Posted on | January 30, 2015 | 3 Comments

Winter arrived and it got cold.  Because that’s how that works.  I realize many of you live in areas of the country with much colder winter temperatures than we have here.  But I’ve heard that living in the South makes our blood thinner, so that we are more susceptible to cold.  I’ve also heard that we are just a bunch of weenies.  Hard to say for sure, but since this winter the schools decided to open 2 hours late due to temperatures in the 20’s it might be the latter.  In our defense, there was a wind chill.  Wind chill means it feels colder than it actually is because we are too inexperienced to cover the exposed surfaces of our skin.  I think.  Probably.  Maybe.

Luckily, we replaced our old leaky, broken, wood stove in November so we were prepared for the 20 degree nights.  Sort of.

The old wood stove was made of cast iron, which heated the house through radiant heat.  I mean, I didn’t know it was called radiant heat.  That was something I probably knew in fourth grade but forgot because I had to make room in my brain for the difference between igneous, sedimentary, metamorphic rock.  Which I forgot in order to learn the roles of apical bud, petiole, and node.  Which I forgot in order to understand the life cycle of a frog.  Which I still remember because the kids raise tadpoles on the deck almost very summer.  Sometimes the tadpoles grow up and hop out and sometimes the birds notice the aquarium and help themselves to a froglet buffet.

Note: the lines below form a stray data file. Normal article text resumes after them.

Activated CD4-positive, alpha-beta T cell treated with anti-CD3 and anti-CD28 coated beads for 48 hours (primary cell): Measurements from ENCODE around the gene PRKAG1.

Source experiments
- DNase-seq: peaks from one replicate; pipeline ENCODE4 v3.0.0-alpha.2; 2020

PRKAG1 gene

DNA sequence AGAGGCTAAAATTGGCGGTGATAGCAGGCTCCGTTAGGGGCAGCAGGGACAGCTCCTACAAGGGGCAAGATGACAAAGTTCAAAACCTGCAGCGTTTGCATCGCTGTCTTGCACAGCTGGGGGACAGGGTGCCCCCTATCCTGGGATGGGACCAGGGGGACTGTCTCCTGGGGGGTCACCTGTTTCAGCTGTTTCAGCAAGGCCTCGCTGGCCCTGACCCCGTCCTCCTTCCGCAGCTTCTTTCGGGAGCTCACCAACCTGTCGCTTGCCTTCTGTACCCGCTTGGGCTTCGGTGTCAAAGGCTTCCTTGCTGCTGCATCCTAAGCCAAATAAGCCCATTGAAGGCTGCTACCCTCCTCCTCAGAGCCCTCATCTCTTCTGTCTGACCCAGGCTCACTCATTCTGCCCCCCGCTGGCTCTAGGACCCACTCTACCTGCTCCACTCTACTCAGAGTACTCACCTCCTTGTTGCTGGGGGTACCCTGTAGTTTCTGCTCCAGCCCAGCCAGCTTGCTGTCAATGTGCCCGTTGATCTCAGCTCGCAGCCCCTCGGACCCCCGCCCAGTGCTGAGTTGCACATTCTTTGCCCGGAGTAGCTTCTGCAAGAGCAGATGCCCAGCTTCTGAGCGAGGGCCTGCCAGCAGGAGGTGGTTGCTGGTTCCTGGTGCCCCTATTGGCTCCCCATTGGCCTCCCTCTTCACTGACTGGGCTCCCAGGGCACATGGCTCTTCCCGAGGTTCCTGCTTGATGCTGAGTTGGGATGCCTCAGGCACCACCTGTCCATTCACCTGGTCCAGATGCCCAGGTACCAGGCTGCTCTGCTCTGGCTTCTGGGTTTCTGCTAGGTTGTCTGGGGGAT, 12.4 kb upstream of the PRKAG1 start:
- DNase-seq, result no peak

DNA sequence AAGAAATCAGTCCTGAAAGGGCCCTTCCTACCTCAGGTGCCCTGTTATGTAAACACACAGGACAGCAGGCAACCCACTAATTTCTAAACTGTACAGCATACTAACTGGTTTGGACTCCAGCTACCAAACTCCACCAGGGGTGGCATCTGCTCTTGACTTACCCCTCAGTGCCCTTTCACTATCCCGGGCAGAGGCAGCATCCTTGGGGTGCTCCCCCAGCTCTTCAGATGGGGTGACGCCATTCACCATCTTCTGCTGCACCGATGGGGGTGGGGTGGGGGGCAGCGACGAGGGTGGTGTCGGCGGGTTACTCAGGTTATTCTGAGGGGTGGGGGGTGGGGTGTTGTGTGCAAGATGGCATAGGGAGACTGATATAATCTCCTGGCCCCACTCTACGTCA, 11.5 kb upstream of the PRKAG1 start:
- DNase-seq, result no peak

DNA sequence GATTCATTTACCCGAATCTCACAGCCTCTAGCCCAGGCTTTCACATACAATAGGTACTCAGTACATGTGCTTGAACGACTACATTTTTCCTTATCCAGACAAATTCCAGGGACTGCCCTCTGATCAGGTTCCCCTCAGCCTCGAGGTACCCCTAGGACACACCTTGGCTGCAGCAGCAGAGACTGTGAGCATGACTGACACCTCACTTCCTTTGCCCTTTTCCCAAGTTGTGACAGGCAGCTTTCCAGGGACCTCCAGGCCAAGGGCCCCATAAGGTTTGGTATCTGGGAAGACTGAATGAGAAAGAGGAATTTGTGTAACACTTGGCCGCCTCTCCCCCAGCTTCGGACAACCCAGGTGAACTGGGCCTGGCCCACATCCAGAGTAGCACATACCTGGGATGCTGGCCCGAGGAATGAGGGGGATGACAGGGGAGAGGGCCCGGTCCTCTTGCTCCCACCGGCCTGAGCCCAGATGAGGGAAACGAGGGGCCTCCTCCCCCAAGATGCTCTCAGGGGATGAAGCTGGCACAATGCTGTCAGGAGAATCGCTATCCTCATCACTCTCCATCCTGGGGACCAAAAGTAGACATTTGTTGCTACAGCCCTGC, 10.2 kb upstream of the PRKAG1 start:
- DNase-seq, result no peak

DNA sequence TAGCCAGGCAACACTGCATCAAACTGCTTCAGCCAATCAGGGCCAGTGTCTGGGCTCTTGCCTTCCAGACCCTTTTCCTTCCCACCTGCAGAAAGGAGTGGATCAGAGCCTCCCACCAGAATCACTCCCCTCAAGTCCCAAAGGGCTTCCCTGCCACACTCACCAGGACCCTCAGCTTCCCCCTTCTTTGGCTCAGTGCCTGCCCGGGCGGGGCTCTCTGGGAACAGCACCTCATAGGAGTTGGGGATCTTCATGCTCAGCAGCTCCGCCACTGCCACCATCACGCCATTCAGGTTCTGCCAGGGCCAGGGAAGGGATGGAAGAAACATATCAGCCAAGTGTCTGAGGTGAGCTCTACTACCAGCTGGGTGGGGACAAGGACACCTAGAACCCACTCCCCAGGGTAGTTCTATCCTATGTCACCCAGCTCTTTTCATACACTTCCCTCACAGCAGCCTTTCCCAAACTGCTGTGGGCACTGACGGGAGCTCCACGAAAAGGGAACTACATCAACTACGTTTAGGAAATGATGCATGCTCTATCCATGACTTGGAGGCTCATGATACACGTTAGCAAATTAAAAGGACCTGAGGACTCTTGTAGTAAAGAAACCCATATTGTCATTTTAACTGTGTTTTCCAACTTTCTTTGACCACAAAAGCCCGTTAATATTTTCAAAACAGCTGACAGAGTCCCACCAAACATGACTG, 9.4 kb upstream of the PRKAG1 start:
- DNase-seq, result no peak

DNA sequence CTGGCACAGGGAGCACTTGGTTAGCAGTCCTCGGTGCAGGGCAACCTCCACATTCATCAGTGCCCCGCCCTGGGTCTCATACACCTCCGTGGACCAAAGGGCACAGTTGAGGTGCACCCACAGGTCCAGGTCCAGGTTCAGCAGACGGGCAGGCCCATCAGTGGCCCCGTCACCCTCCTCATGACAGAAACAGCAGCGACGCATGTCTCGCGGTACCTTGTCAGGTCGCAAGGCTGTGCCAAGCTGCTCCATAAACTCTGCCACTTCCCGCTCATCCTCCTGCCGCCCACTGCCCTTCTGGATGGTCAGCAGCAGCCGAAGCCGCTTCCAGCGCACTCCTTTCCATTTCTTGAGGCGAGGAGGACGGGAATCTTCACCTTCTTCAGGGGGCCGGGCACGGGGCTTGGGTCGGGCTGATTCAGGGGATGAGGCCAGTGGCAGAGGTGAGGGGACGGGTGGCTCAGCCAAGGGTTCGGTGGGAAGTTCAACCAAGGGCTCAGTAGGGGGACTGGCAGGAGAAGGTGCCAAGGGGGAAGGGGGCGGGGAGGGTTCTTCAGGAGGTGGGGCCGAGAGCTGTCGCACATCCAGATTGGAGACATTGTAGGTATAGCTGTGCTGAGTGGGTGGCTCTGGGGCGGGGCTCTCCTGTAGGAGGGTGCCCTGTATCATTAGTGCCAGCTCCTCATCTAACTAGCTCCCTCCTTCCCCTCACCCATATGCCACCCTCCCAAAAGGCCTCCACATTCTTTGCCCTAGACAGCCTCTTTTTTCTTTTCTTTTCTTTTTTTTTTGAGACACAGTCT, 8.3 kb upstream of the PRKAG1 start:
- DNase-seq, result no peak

Anyway. Read more


Posted on | January 26, 2015 | 1 Comment

It’s still raining.  Which is better than all the snow they are forecasting for up north.  So I won’t complain.  Especially since The Other Half and Middle scrubbed the bathrooms this weekend, leaving me with just the usual vacuum and mop for today.  Obviously I won’t get to cutting back the asparagus ferns, weeding the creeping phlox, or cleaning under Harvey’s bunny cage on the deck.  Not in the pouring rain.  Good thing my house is loaded with unfinished projects.

I had 2 bags of carded fleece that I was saving to make these felted owls from Woolbuddy. Although I want to make mine with mostly natural colors and just a few bright touches.

Read more

Three Sunny Days.

Posted on | January 23, 2015 | 4 Comments

Day One:  Are You Kidding Me?

I was shocked when I saw the sun.

But I wasn’t going to stand around waiting for it to disappear.  As soon as the morning cleaning was done, I hit the garden.  For weeks I haven’t made it to garden before dark.  Instead I show up with a flashlight, rummaging under the frost covers for kale, spinach, green onions, broccoli, or chard.  You know, all the ingredients I meant to pick before the sun set and before I started making dinner, but that I forgot until the olive oil was already sizzling in the pan, the soup was simmering and needed a bit of green to freshen it up, or I needed a side dish that didn’t come out of a box with a packet of powdered cheese.  Blindly cutting greens in the freezing dark is not really so bad.  Touching the slugs that you can’t see in the dark is bad.  Very bad. Read more

keep looking »